Thursday, August 27, 2015

South African Biodiversity and Conservation: A mighty fine fynbos

Posted by Richard Primack

"One hastens to southern Africa to chase the giraffe; but surely that is not the game he would be after. " 
-Henry David Thoreau, Walden

Thoreau argued that we should explore our inner worlds of self-knowledge rather than rushing after superficial travel experiences. Perhaps ignoring his advice, I am visiting Cape Town, South Africa, for 10 days. I am learning about the world’s greatest concentration of plant species, meeting conservation biology colleagues, and trying to develop a conservation biology textbook for Africa. 

On my second day in Cape Town, I visited a section of fynbos, a lowland shrub ecosystem with an amazing diversity of plants species, many of which have very restricted ranges. The fynbos has over 9000 species, most of which are found nowhere else in the world, in an area the size of the Netherlands. Table Mountain is a recognizable feature, towering above the city of Cape Town.  

The fynbos is especially noteworthy for an abundance of species in the Proteaceae with beautiful flowers. This particular individual was planted in a restored area from which non-native invasive species have been removed.  

The characteristic flowering Protea head with hundreds of individual flowers. 

Above, two colleagues hold a map showing places where stands of non-native invasive Acacia shrubs are being removed from fynbos vegetation. Areas cleared of Acacia shrubs can be seen in the background.

Invasive Acacia shrubs can form a pure stand and outcompete native fynbos species. 

Methods to control invasive Acacia shrubs include (1) spreading a fungal disease that forms growths on the stems and weakens the plant, (2) releasing a beetle that eats its seeds, and (3) chopping down and burning plants. 

Monday, August 17, 2015

Examining historical fruiting times with herbarium specimens

Posted by Luca Russo

"Going a-berrying implies more things than eating the berries"
-Thoreau, from Huckleberries

Climate change may be affecting the fruiting times of plants in New England. If so, this would have consequences for the birds that eat fleshy fruit during their time of migration.

Ripe fruits on a specimen of Berberis thunbergii from the University of Connecticut herbarium

For the past year, Amanda Gallinat, Richard Primack and I have been evaluating herbarium specimens for about 60 common native and nonnative invasive species in New England for fruit ripening times. To understand how fruiting times have changed over time due to a warming climate, we have examined these museum specimens, which range in collection dates from the 1850's to present.

A full ripe specimen of Berberis thunbergii from the University of Connecticut herbarium online

In addition to the date the species was collected, each label on a specimen also provides information on the collector and location where the specimen was collected. We are especially interested to know if native species and invasive species are responding to climate change differently across the New England landscape.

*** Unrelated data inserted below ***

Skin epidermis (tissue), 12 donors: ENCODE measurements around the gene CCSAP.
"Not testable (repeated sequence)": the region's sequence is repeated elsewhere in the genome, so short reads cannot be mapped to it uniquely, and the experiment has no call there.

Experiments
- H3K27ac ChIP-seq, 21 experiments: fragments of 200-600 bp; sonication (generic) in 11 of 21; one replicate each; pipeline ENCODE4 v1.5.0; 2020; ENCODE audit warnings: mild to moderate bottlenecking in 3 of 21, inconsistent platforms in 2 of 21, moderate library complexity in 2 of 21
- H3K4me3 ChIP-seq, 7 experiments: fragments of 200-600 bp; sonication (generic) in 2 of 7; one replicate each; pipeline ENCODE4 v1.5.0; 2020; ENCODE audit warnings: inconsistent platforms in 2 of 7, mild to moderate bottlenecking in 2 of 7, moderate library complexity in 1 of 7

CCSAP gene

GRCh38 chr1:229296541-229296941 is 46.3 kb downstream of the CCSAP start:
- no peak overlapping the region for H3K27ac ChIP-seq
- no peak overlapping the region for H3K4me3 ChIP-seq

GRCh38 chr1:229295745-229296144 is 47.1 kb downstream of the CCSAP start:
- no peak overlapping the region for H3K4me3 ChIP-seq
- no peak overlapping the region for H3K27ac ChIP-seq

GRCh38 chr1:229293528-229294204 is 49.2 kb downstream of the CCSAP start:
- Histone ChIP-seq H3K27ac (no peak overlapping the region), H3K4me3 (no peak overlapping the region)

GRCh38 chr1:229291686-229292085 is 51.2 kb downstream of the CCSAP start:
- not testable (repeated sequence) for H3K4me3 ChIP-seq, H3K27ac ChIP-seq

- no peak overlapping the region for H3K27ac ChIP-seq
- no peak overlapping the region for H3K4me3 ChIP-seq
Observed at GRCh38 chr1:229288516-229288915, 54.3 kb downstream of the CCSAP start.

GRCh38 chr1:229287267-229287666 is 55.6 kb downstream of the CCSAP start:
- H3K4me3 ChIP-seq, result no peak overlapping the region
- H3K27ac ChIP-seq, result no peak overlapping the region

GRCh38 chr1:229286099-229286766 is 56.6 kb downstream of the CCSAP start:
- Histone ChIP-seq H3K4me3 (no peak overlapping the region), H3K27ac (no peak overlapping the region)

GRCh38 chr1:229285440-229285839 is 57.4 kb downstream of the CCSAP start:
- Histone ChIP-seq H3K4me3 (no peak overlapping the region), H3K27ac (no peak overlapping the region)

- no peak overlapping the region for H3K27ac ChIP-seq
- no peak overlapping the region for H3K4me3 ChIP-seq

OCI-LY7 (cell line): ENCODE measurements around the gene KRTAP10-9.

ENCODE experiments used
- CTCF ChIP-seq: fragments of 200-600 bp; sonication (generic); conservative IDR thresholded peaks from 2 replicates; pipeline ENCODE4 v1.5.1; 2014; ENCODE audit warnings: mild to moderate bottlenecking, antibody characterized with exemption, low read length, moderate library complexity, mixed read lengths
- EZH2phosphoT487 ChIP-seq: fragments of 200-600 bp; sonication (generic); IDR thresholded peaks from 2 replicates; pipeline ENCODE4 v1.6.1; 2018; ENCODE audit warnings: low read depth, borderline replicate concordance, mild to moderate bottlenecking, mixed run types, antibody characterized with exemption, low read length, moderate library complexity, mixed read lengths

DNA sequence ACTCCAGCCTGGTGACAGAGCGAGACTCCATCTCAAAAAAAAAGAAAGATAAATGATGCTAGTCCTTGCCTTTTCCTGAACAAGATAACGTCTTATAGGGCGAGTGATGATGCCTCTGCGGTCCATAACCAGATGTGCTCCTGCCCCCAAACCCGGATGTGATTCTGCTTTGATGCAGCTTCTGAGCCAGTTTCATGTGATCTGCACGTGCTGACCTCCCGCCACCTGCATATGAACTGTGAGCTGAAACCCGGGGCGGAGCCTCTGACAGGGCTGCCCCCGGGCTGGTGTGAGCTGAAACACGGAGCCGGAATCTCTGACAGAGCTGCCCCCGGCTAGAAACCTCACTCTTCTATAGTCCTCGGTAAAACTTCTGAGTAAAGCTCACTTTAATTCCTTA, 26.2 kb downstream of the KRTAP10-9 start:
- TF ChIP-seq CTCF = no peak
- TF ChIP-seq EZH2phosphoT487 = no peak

A closer look at the label on the Berberis thunbergii specimen above 

Sunday, August 9, 2015

Substantial variation in leaf senescence times

Posted by Amanda Gallinat, photos by Richard Primack

"October is the month of painted leaves.  Their rich glow now flashes round the world." 
-Henry David Thoreau, "Autumnal tints” in Excursions

In recent years, the Primack lab has worked in partnership with 5 other research groups at botanic gardens around the world to monitor the timing of leaf senescence (leaf color change and leaf drop) across a wide range of species. The results of this international collaboration have been published in Annals of Botany, in a paper led by Zoe Panchen of Carleton University.

Prunus sargentii leaves changing from green to yellow and red coloration.

The paper, entitled "Substantial variation in leaf senescence times among 1360 temperate woody plant species: implications for phenology and ecosystem processes" demonstrates that autumn leaf senescence dates vary broadly between species and botanic gardens. Within each botanic garden, the sequence of leaf senescence was fairly consistent between years, but did not have a strong phylogenetic signal. 

Leaves senescing in the Morus section of the Arnold Arboretum in Boston, MA

These results are in stark contrast with the results of a similar study on spring leaf-out times that our botanic garden collaborative published last year, which showed that the sequence of leaf-out is largely consistent between years and locations, and contains strong phylogenetic patterns. We conclude that while leaf-out is strongly driven by spring temperatures, the lack of patterns in leaf senescence timing means it is likely driven by a combination of local environmental factors, including soil moisture, frost, wind, and temperature.